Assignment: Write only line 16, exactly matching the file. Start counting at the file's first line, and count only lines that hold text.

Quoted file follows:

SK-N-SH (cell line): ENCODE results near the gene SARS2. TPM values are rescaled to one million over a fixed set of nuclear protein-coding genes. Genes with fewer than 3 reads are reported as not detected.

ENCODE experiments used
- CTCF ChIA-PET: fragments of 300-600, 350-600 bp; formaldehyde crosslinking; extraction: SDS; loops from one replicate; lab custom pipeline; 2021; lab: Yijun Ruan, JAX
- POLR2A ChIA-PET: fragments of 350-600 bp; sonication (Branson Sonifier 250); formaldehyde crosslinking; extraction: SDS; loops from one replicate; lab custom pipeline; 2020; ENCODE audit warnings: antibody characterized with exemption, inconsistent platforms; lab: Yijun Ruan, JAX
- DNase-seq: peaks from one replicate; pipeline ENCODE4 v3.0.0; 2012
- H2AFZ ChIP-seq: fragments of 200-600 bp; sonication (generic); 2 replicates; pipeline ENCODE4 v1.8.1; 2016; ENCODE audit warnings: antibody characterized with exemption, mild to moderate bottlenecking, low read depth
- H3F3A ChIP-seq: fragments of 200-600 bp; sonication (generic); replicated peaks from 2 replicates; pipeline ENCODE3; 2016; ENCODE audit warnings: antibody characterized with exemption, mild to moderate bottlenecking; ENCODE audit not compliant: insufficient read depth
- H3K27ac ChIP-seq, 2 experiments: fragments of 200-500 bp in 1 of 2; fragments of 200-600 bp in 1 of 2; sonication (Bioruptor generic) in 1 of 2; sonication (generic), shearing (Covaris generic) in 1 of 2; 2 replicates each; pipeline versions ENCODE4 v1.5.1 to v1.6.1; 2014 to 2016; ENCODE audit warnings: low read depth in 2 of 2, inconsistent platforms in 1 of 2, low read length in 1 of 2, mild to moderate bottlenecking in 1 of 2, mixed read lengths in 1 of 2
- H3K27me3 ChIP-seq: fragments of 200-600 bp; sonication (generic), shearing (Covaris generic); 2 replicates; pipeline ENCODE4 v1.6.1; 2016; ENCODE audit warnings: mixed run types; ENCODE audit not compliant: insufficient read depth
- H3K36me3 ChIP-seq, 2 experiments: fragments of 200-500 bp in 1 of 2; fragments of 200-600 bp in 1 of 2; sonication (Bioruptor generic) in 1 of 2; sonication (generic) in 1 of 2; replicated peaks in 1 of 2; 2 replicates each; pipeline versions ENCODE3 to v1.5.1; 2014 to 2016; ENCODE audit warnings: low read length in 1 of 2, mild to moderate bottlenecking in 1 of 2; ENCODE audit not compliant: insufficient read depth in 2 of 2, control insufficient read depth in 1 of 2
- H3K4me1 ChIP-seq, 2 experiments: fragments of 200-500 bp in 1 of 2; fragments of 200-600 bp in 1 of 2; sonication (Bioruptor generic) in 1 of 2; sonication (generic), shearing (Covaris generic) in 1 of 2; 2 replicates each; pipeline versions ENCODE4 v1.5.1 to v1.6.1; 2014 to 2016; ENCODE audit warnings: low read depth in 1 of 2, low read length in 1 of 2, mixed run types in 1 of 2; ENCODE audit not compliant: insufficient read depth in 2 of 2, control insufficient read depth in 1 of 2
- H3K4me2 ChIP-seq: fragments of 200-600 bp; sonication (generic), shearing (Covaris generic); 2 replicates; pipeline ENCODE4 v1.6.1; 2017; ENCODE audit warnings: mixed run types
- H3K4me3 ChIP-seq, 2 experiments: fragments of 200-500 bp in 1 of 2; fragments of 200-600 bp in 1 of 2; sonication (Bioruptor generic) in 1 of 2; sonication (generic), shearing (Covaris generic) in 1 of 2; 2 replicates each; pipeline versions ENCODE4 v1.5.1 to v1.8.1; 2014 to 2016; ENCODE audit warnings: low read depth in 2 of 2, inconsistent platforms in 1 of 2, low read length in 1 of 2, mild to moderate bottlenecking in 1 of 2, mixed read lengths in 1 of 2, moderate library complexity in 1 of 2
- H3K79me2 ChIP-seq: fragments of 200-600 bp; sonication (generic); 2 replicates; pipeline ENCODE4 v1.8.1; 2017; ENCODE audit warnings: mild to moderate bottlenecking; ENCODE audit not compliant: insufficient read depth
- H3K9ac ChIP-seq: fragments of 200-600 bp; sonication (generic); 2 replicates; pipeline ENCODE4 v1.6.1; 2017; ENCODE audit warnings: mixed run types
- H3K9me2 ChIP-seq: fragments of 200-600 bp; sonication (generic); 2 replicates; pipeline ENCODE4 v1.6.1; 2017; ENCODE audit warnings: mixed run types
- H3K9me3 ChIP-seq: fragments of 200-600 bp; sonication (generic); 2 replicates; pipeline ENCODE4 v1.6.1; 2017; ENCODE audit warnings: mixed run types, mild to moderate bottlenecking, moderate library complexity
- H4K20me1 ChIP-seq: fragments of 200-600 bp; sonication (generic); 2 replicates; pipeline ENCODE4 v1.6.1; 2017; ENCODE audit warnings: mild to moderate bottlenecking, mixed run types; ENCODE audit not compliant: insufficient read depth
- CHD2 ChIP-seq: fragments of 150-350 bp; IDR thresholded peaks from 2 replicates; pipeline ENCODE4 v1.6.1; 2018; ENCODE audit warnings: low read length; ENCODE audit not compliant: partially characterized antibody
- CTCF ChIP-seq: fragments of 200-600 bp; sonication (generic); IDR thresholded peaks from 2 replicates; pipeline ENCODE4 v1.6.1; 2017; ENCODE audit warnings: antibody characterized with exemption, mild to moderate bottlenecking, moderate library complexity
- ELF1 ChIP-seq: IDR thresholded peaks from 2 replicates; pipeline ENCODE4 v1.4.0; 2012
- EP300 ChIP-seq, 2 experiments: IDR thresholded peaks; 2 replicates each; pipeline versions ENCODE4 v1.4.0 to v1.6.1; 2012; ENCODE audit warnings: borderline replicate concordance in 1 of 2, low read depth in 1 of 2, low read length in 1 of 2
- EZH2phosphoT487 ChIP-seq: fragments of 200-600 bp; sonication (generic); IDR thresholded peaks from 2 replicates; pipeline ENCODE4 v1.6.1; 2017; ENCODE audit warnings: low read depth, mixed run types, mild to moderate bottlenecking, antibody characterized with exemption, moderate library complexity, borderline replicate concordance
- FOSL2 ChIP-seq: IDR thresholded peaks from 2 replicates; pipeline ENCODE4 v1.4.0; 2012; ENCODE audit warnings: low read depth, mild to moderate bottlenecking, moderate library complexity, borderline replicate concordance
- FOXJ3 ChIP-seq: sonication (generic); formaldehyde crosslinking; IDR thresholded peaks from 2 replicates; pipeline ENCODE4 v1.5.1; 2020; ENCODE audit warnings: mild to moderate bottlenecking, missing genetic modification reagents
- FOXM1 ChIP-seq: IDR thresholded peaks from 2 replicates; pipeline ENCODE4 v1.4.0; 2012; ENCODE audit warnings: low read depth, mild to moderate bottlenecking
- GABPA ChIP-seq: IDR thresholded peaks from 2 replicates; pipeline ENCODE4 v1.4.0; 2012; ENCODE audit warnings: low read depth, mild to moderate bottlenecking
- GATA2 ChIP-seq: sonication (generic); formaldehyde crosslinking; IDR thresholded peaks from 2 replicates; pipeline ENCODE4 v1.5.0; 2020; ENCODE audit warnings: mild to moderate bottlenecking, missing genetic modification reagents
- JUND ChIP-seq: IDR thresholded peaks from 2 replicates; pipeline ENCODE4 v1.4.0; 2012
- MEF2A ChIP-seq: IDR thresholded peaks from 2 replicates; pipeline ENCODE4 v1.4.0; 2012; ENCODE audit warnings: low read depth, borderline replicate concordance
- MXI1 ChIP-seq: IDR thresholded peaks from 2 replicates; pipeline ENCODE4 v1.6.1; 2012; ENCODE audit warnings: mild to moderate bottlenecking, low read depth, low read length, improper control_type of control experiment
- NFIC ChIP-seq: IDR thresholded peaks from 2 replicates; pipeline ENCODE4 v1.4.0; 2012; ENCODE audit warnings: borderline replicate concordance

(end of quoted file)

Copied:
- H3K9me2 ChIP-seq: fragments of 200-600 bp; sonication (generic); 2 replicates; pipeline ENCODE4 v1.6.1; 2017; ENCODE audit warnings: mixed run types